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Portland Trail Blazers' Damian Lillard, center, joins other demonstrators in Portland, Ore., during a protest against police brutality and racism, sparked by the death of George Floyd, who died May 25 after being restrained by police in Minneapolis. (AP Photo/Craig Mitchelldyer)
By The Skanner News
Published: 12 June 2020

PORTLAND, Ore. — COVID-19 has claimed two more lives in Oregon, raising the state’s death toll to 173, the Oregon Health Authority reported at 12:01 a.m. today.

Oregon Health Authority reported 142 new confirmed and presumptive cases of COVID-19 as of 12:01 a.m. today bringing the state total to 5,377. The new confirmed and presumptive COVID-19 cases reported today are in the following counties: Clackamas (9), Columbia (3), Deschutes (2), Hood River (3), Jackson (2), Klamath (2), Lincoln (14), Marion (29), Multnomah (36), Polk (9), Umatilla (5), Union (4), Wasco (3), Washington (21).

Oregon’s 172nd COVID-19 death is a 96-year-old man in Washington County, who tested positive on May 10 and died on June 11 in his residence. He did not have underlying medical conditions.

Oregon’s 173rd COVID-19 death is a 68-year-old man in Multnomah County, who tested positive on June 1 and died on June 10 at Adventist Hospital. He had underlying medical conditions.

More information is available for Oregon’s 164th COVID-19 death. He is a 71-year-old man in Malheur County, who tested positive on June 1 and died on May 31 at the Saint Alphonsus Medical Center in Boise. He had underlying medical conditions.

Multnomah reopening stalled for at least 7 days

Multnomah County has applied for Phase 1 reopening, but has not been approved.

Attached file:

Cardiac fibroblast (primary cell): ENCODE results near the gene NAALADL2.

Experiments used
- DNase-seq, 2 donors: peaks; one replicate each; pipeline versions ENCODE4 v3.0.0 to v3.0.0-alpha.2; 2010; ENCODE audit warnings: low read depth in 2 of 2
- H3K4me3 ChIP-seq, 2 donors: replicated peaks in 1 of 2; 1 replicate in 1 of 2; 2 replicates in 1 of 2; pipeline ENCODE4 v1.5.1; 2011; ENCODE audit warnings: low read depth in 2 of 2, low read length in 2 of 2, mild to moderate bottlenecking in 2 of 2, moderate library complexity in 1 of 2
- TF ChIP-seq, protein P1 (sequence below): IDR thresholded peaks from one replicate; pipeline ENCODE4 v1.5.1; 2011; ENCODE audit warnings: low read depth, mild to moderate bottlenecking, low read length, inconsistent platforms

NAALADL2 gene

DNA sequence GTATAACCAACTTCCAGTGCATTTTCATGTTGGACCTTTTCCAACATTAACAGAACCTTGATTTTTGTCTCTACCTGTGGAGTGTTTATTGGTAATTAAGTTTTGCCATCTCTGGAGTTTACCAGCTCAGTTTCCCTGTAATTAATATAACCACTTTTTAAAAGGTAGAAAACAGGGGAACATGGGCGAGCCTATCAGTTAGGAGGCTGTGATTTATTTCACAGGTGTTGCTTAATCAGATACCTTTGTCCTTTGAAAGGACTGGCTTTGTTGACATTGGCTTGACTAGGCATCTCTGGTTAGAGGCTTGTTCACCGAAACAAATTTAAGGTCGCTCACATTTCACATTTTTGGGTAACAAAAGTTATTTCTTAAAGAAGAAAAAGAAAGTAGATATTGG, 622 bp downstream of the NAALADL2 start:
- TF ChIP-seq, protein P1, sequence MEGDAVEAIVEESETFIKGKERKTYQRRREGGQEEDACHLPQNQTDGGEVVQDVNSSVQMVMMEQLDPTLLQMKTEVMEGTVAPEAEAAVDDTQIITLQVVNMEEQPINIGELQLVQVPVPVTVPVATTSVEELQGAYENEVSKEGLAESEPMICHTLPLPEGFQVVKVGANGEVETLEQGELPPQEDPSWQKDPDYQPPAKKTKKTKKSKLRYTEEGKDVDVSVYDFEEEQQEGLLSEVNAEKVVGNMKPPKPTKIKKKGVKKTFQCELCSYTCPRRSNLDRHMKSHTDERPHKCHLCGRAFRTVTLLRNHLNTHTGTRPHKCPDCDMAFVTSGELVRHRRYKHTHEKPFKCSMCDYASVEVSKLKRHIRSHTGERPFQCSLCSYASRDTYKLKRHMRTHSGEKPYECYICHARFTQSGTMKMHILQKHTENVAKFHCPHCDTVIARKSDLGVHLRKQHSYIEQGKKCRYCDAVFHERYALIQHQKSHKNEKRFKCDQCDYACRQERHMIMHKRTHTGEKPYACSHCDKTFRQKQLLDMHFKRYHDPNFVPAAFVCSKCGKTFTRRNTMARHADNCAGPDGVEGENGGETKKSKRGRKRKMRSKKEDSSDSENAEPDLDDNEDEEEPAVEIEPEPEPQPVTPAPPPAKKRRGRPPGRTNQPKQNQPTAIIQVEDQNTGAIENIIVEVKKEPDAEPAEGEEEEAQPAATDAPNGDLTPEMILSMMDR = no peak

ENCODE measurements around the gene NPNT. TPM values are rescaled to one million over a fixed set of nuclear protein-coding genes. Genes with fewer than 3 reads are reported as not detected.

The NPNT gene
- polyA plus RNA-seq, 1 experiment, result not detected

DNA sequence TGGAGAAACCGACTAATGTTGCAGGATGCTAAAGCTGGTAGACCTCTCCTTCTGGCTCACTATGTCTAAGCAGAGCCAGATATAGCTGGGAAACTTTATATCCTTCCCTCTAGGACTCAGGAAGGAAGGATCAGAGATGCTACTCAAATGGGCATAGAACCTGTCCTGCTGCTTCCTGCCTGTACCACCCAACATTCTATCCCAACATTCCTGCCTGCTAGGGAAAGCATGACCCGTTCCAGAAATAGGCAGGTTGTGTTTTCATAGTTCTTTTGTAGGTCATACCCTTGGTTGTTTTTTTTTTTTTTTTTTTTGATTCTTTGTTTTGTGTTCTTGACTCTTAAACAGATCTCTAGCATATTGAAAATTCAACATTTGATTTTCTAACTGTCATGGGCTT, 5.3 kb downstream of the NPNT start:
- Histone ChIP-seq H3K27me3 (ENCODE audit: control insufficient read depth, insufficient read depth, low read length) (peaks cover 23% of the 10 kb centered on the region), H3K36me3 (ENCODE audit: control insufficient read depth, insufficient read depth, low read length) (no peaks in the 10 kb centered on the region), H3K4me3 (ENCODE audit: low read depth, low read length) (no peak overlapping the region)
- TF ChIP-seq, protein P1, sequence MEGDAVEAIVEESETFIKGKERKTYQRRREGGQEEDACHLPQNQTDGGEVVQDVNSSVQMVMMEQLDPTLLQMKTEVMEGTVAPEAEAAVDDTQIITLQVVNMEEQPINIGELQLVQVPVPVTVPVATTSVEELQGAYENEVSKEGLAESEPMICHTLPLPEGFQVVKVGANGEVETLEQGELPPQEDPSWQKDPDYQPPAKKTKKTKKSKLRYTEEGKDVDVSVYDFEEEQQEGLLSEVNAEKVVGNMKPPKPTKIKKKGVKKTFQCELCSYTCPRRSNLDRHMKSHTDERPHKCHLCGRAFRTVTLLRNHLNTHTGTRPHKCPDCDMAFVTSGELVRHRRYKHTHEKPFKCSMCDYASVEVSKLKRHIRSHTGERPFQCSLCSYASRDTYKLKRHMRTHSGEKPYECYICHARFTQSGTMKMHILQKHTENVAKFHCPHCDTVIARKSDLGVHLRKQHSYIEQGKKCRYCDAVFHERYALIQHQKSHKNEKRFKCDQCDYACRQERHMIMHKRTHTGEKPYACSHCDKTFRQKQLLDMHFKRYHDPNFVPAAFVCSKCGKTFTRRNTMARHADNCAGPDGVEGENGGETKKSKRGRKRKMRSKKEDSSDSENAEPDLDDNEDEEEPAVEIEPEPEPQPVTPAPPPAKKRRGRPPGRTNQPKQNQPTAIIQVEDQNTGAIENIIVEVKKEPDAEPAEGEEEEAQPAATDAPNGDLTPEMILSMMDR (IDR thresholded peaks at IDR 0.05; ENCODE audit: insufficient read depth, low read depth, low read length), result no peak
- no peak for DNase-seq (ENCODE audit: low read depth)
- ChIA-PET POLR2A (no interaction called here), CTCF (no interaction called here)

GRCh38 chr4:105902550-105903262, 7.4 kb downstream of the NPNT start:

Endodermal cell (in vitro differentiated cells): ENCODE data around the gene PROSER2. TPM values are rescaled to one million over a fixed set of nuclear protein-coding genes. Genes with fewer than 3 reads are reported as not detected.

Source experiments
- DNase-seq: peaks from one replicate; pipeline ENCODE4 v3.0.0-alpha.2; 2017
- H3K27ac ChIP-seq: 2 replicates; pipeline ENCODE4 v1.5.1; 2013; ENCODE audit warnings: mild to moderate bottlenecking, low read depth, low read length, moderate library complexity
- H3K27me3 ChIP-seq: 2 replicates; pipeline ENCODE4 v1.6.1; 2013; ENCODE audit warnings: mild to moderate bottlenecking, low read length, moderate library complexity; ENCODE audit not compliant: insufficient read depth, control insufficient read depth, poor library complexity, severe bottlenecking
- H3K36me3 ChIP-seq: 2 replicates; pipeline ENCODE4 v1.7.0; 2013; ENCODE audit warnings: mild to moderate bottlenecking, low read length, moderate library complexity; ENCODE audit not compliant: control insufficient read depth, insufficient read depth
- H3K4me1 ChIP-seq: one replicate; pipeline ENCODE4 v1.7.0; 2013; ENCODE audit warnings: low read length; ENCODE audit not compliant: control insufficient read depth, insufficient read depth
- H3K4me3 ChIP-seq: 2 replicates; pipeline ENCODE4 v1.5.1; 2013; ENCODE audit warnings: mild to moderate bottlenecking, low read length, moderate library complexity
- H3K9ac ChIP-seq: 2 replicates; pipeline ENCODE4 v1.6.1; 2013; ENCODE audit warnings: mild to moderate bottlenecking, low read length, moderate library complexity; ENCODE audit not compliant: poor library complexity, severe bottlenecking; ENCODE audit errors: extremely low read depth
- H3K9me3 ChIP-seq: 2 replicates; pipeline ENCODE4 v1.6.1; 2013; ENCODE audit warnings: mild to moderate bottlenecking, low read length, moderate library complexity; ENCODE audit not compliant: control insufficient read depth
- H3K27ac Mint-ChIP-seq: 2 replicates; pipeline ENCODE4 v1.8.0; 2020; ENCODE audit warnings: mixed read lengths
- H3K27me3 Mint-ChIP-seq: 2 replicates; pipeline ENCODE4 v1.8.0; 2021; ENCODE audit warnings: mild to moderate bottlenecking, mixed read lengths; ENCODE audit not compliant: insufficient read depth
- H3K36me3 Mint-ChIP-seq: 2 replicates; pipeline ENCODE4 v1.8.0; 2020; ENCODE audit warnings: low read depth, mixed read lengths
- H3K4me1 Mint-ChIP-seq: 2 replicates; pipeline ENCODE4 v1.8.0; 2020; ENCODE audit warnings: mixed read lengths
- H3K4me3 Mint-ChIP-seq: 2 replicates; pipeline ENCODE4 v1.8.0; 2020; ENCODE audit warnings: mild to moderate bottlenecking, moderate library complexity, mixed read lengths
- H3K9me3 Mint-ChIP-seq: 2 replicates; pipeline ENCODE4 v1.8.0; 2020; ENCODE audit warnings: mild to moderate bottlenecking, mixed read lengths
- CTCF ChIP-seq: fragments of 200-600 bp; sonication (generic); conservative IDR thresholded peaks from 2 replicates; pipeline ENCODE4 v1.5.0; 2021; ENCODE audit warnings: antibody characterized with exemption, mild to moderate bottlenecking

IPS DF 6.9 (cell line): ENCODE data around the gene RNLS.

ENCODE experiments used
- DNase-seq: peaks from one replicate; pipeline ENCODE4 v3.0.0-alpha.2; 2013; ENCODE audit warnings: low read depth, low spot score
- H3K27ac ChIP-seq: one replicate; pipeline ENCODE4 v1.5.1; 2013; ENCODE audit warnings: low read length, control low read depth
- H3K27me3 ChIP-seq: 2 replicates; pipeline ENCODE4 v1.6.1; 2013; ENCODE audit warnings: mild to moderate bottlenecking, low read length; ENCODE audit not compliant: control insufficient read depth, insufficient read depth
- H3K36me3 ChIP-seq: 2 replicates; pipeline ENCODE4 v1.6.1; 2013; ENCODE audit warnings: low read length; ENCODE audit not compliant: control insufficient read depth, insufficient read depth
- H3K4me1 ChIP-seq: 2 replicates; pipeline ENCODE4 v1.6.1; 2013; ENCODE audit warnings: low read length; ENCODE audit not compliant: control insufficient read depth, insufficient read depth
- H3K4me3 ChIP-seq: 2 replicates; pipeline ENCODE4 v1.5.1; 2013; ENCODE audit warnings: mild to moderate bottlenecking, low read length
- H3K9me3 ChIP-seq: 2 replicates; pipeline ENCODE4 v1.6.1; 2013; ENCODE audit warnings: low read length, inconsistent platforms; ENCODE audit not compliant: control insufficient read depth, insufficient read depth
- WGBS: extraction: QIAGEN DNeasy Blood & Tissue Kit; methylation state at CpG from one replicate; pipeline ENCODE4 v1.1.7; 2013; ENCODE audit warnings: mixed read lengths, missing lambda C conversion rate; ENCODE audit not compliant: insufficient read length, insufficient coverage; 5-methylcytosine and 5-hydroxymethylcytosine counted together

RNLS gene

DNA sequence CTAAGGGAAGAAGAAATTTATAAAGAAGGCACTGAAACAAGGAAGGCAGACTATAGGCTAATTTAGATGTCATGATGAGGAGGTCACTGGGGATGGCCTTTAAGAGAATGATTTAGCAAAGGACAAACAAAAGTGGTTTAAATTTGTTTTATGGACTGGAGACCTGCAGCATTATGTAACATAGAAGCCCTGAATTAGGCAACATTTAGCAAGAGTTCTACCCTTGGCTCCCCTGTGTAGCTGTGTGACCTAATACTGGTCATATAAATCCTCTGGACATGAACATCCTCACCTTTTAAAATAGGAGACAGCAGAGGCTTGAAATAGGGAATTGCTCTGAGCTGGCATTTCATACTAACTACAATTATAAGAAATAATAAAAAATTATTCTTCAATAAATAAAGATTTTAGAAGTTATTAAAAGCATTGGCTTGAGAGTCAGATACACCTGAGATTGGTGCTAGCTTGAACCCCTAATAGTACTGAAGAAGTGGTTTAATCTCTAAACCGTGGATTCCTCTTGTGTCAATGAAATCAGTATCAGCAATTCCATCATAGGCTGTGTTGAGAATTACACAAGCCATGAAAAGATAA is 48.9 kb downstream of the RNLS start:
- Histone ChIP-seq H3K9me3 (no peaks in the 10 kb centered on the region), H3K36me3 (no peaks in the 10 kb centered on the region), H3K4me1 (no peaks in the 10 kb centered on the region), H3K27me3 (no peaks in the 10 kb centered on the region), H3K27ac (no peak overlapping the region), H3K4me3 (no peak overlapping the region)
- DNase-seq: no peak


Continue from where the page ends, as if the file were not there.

“The noticeable increase in COVID-19 infections in Oregon over the past week is cause for concern," Gov. Kate Brown said in a statement.

“In order to ensure that the virus is not spreading too quickly, I am putting all county applications for further reopening on hold for seven days. This is essentially a statewide 'yellow light.' It is time to press pause for one week before any further reopening.

Multnomah County has seen an increase in residents admitted to the hospital over the last two weeks. In Oregon, the percent of tests that are positive is going up, in the face of increased testing. Over 40% of the new cases in the last week have not been traced to a source.

Public urged to continue with precautions

Health authorities remind the public to take the recommended precautions to reduce the spread of COVID-19. Steps to take include:

  • Avoid large gatherings.
  • Wear a face covering.
  • Stay six feet apart.
  • Wash your hands, cover your cough and stay home when you are sick.

OHA releases updated modeling report

Today, OHA released its updated modeling report, showing the projections for the COVID-19 progression in Oregon. With limited data since reopening, counties being reopened at different times and recent increases in cases, the report provides three different scenarios. In all scenarios, however, recent data and model calibration show transmission has increased since reopening began on May 15.

The most optimistic scenario the model assumes a 10-percentage point increase in transmission after re-opening on May 15. It shows the number of new infections per day would remain relatively stable over the next month.

The less optimistic scenario the model assumes a slightly larger increase in transmission (15 percentage points) after May 15, which fit the recent observed hospitalization and diagnoses trends better. It shows the number of new infections per day will gradually increase over the next month (approximately 170 additional new infections per day).

The most pessimistic scenario the model assumes a 15 percentage point increase in transmission after May 15 plus an additional 10 percentage point increase in transmission after May 25. Under this scenario, the number of new infections per day will increase more dramatically. Compared to the most optimistic scenario, this model projects about 14,000 more cumulative infections, 925 more new infections per day, and 17 more new severe cases per day by July 3.

OHA uses this modeling for data analysis and planning purposes and releases it on a bi-weekly basis.

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